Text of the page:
To me this just seems like yet another example of putting our money where our mouth is: If we believe this device is important to us, then we must devote the resources ({human,cpu cycles}) to it.
Depends on: 1019578

Comment 9

4 years ago
No arguments, Ed. I agree with you.

As I understand it, the developer work flow will be as follows: 
1. Get the base build from our partner (T2M)
2. Download gaia + gecko from FTP
3. Flash to phone

Once you have a base image - you can then do builds and flash to your heart's content. 

If you're an internal developer with access to the PVT builds, then you can just use the Taipei b2g_flash_tool [1]. Which does it all for you in one step.

The thing we can't do is put these builds on our normal, level-1 access try and that is something we can't change, sadly, no matter what we invest in it. It's legal issues that we can't win.

[1] https://github.com/Mozilla-TWQA/B2G-flash-tool
(Reporter)

Comment 10

4 years ago
(In reply to Clint Talbert ( :ctalbert ) from comment #9)
> The thing we can't do is put these builds on our normal, level-1 access try
> and that is something we can't change, sadly, no matter what we invest in
> it. It's legal issues that we can't win.

Indeed, but what we can invest in is this:

(In reply to Ed Morley [:edmorley UTC+0] from comment #8)
> or by having certain try job types that doesn't upload builds to a public location

And in fact, this is what we already do for our mozilla-central B2G device image builds (Flame included) and also our Tryserver B2G emulator builds, eg the "go to build location" link on TBPL links to:
http://ftp.mozilla.org/pub/mozilla.org/b2g/tinderbox-builds/mozilla-central-flame_eng/1401813003/
http://ftp.mozilla.org/pub/mozilla.org/b2g/try-builds/mtseng@mozilla.com-45af4d4b2a1e/try-emulator-jb/

...where only the log file has been uploaded, and not the binary.

Given that, I don't see why we can't run them on Try with a few patches from releng?

Comment 11

4 years ago
This discussion already happened in bug 1001486 and followup email thread.
(Reporter)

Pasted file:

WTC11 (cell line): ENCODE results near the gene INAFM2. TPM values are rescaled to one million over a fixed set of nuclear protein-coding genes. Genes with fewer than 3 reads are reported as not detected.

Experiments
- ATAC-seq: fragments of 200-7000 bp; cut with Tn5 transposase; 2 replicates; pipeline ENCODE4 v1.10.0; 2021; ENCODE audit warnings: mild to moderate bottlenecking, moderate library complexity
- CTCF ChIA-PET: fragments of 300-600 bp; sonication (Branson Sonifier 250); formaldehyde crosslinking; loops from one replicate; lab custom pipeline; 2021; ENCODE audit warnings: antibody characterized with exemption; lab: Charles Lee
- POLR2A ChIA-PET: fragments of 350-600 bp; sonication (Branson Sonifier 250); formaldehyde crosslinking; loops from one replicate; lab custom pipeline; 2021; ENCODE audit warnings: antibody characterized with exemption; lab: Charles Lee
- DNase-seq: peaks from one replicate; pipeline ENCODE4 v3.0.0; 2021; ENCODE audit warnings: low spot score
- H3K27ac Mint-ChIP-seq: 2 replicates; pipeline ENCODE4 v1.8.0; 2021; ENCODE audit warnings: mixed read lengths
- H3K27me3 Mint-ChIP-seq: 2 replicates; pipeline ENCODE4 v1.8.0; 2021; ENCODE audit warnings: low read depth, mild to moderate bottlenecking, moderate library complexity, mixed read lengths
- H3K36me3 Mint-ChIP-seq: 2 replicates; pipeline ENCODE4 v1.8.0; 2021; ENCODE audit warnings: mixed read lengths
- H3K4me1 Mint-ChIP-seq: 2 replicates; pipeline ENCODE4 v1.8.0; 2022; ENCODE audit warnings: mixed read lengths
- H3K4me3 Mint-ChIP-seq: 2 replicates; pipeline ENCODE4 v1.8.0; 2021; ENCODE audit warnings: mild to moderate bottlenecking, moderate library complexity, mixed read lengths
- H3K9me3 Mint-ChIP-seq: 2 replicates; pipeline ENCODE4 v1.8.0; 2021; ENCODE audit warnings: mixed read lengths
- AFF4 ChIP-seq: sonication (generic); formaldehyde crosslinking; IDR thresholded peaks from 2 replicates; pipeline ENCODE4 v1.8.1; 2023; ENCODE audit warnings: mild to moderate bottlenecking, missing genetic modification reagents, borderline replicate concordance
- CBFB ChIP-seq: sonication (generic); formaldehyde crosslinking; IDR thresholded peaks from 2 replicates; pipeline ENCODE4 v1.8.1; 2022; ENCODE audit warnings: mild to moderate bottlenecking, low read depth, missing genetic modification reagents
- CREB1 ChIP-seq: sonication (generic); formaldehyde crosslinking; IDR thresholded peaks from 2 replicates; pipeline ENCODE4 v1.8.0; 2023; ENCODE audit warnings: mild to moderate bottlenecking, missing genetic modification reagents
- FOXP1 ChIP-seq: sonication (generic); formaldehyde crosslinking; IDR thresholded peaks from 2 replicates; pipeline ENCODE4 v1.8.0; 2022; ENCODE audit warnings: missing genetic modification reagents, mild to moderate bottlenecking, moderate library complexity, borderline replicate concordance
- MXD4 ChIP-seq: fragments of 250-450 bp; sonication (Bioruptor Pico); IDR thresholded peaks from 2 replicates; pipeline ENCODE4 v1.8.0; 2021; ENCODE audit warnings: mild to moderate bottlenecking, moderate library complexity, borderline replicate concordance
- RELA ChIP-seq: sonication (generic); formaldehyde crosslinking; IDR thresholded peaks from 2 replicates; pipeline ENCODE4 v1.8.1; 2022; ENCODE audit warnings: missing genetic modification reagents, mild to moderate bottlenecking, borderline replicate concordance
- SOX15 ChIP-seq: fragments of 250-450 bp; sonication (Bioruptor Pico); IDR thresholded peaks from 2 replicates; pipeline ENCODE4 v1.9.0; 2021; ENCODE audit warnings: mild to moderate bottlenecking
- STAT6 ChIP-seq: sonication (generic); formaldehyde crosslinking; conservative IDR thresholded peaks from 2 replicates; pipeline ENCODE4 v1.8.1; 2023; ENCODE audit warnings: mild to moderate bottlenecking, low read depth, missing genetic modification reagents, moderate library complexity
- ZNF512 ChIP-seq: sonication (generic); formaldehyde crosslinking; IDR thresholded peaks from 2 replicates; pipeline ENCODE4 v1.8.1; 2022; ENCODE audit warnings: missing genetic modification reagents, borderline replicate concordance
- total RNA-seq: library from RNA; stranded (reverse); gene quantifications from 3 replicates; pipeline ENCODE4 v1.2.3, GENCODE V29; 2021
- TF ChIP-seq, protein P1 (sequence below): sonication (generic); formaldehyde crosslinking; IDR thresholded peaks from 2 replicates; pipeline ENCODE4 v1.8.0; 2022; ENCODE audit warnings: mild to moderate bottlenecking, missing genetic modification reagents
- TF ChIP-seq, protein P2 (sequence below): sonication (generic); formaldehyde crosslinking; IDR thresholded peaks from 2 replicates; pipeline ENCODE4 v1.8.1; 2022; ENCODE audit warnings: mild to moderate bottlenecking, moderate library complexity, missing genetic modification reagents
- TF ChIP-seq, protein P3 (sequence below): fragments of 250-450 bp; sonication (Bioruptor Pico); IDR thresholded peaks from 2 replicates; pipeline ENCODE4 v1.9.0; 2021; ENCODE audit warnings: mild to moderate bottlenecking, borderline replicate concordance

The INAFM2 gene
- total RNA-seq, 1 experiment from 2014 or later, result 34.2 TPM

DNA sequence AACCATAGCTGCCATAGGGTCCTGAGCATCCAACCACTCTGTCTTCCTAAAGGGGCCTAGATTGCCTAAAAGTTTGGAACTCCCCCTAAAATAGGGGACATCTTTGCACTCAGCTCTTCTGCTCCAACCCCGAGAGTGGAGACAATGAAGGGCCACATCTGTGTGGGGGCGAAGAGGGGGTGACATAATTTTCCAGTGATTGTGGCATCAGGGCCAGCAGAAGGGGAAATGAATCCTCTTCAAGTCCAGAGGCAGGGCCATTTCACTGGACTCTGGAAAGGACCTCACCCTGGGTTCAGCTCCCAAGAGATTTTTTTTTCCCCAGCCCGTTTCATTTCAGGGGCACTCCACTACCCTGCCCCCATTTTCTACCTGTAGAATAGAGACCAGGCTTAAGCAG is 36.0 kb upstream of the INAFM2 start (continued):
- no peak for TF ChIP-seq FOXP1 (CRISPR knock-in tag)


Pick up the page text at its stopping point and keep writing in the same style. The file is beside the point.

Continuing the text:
Comment 12

4 years ago
(In reply to Aki Sasaki [:aki] from comment #11)
> This discussion already happened in bug 1001486 and followup email thread.

A combination of disabling uploads for anything but the log for jobs of type X, and fixing bug 617414 once and for all (something we should have done long ago) would be surely be enough to mitigate the concerns there surely? Or are we really suggesting that people are going to try and cat things to the logs?
(Reporter)

Comment 13

4 years ago
Or even if needs be: upload everything including the log to pvt.builds.* - with the only publicly accessible info being the buildbot job properties (eg result, machine used, start/end time, log url that points to a ldap protected location).

Comment 14

4 years ago
What you're proposing here Ed is the classic cyber security problem of wall building. It can be done successfully if you can ensure control of all inputs and outputs which isn't something we can do with 100% confidence on try as it exists today. The lawyers see this as less of an engineering problem and more one of mitigating the risk. We could spend lots of time and energy building the perfect wall, and all it takes is one hole in it to break contracts and end our entire Firefox OS initiative. That's how legal sees the stakes here.

So, even if we build the wall, it's unlikely we'll ever pass security muster. And if we build the wall, is it even useful to the developers trying to use these builds? 

It's unfortunate that we didn't get a reference phone with an entirely open stack. But it's our first run at this out of the gate, and we will do another reference phone and I intend for us to learn from many of these mistakes. The best way forward here is really to work toward making these things more sheriffable with UI automation tests running in emulators and a sanity test running per push on real devices.
(In reply to Clint Talbert ( :ctalbert ) from comment #14)
> What you're proposing here Ed is the classic cyber security problem of wall
> building. It can be done successfully if you can ensure control of all
> inputs and outputs which isn't something we can do with 100% confidence on
> try as it exists today. The lawyers see this as less of an engineering
> problem and more one of mitigating the risk. We could spend lots of time and
> energy building the perfect wall, and all it takes is one hole in it to
> break contracts and end our entire Firefox OS initiative. That's how legal
> sees the stakes here.

Are we concerned about protecting ourselves from bad actors and/or mistakes? Or is this just about perception?

We're already in a situation where a bad or irresponsible actor can build and upload Flame builds publicly. Try machines have access to all the necessary bits. Try jobs execute arbitrary code. They can do whatever the heck they want. Not having Flame builds on try does not protect us against bad actors, regardless of what they upload by default.

If we're concerned about, for example, someone accidentally committing a change that puts bits somewhere we don't want them, that is also unlikely. Most upload information is stored in Mozharness, not in Gecko. If we do as Ed suggests and only upload logs publicly, someone would purposely have to put the names of files containing secrets into https://mxr.mozilla.org/mozilla-central/source/b2g/config/flame/config.json#13 for bad things to happen.